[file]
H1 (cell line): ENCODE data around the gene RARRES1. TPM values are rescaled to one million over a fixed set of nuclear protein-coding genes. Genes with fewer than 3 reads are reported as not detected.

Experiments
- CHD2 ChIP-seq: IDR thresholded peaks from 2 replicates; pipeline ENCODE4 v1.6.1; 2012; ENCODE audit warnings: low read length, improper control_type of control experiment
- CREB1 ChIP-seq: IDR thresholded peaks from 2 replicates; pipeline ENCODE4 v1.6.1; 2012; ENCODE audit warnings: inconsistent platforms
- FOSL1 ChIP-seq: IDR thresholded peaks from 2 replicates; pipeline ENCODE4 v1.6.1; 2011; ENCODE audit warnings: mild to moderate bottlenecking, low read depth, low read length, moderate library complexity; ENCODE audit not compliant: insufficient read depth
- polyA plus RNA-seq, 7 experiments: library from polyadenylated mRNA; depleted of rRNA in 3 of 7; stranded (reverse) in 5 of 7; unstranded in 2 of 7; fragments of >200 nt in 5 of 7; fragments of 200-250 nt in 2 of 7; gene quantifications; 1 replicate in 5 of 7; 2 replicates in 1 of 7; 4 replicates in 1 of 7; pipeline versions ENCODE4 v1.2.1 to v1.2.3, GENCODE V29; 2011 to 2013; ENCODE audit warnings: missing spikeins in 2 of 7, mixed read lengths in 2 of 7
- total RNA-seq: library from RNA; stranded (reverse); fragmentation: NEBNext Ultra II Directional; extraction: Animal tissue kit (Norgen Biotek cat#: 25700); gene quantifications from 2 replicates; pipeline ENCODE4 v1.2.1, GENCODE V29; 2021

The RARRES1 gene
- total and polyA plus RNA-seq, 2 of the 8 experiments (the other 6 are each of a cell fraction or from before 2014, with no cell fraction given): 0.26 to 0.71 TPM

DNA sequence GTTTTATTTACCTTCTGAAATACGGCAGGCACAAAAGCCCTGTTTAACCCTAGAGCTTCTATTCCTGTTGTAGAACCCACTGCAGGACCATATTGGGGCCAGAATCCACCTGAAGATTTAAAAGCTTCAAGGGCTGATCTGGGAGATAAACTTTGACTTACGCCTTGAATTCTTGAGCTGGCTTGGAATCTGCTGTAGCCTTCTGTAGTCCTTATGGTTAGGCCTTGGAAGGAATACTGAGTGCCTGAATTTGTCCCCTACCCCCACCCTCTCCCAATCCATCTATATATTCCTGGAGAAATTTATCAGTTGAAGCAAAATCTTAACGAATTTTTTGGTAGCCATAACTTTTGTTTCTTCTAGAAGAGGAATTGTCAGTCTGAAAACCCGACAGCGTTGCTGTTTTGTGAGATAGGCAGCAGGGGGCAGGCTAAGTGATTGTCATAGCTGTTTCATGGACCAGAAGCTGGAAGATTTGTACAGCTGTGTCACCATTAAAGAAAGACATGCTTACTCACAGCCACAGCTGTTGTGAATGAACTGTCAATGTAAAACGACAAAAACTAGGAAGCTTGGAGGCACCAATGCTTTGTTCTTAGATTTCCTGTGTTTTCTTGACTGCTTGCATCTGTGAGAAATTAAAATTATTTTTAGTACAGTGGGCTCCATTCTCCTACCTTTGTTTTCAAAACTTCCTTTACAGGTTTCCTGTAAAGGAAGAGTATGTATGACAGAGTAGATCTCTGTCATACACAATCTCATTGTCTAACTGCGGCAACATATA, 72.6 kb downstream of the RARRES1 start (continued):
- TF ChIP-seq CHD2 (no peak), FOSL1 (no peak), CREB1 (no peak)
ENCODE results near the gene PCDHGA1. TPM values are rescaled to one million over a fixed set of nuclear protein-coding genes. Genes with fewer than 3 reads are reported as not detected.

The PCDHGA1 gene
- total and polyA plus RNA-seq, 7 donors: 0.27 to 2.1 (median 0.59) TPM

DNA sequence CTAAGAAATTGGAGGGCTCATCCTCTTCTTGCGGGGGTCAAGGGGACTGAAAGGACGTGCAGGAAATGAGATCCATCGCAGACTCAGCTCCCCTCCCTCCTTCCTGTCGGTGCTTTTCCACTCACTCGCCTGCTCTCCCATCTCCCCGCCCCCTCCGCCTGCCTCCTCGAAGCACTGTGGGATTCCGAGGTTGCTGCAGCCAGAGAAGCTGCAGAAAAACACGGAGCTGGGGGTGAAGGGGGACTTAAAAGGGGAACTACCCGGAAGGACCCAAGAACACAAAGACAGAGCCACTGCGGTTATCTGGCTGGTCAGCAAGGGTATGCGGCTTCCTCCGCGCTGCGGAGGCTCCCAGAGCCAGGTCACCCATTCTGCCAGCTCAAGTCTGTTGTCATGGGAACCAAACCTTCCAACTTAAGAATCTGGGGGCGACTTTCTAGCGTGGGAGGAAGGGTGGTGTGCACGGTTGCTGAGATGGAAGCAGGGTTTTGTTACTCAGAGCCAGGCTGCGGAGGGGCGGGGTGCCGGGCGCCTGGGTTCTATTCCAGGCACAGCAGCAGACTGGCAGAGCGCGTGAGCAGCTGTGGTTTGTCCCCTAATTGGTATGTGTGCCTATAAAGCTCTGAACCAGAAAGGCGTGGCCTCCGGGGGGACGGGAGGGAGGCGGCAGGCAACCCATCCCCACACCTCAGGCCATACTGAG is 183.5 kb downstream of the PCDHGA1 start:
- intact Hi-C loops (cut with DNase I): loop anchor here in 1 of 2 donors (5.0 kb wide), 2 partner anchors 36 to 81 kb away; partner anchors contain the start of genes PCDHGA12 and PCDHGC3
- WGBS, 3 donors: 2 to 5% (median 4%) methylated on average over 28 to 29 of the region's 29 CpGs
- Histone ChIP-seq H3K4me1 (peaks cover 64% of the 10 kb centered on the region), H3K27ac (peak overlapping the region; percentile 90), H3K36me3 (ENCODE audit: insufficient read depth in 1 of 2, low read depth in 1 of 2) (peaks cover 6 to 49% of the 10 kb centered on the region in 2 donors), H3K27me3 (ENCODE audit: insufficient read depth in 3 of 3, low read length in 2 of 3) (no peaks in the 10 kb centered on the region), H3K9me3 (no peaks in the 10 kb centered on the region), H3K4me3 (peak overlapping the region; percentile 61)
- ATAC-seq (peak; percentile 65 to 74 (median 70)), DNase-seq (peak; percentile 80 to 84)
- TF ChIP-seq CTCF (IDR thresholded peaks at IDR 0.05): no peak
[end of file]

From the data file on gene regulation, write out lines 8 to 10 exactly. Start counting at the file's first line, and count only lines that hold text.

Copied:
The RARRES1 gene
- total and polyA plus RNA-seq, 2 of the 8 experiments (the other 6 are each of a cell fraction or from before 2014, with no cell fraction given): 0.26 to 0.71 TPM

DNA sequence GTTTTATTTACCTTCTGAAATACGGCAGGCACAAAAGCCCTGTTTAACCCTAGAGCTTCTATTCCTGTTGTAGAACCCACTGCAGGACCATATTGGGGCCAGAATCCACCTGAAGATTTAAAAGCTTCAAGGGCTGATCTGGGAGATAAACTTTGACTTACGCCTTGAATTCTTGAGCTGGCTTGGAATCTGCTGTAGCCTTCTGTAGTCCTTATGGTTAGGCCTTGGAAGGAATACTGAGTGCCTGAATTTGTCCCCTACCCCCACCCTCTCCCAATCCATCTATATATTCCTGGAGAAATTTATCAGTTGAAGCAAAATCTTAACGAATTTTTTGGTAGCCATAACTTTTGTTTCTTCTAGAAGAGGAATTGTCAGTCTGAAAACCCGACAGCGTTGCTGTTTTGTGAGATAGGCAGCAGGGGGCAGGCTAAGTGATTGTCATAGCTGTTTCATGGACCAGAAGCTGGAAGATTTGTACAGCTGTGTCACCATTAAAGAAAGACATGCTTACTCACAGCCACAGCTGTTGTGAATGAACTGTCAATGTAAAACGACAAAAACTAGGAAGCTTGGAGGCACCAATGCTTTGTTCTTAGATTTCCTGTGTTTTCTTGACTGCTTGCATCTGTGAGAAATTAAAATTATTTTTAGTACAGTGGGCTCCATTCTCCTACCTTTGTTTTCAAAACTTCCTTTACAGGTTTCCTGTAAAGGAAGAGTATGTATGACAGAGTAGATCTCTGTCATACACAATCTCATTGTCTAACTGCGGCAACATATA, 72.6 kb downstream of the RARRES1 start (continued):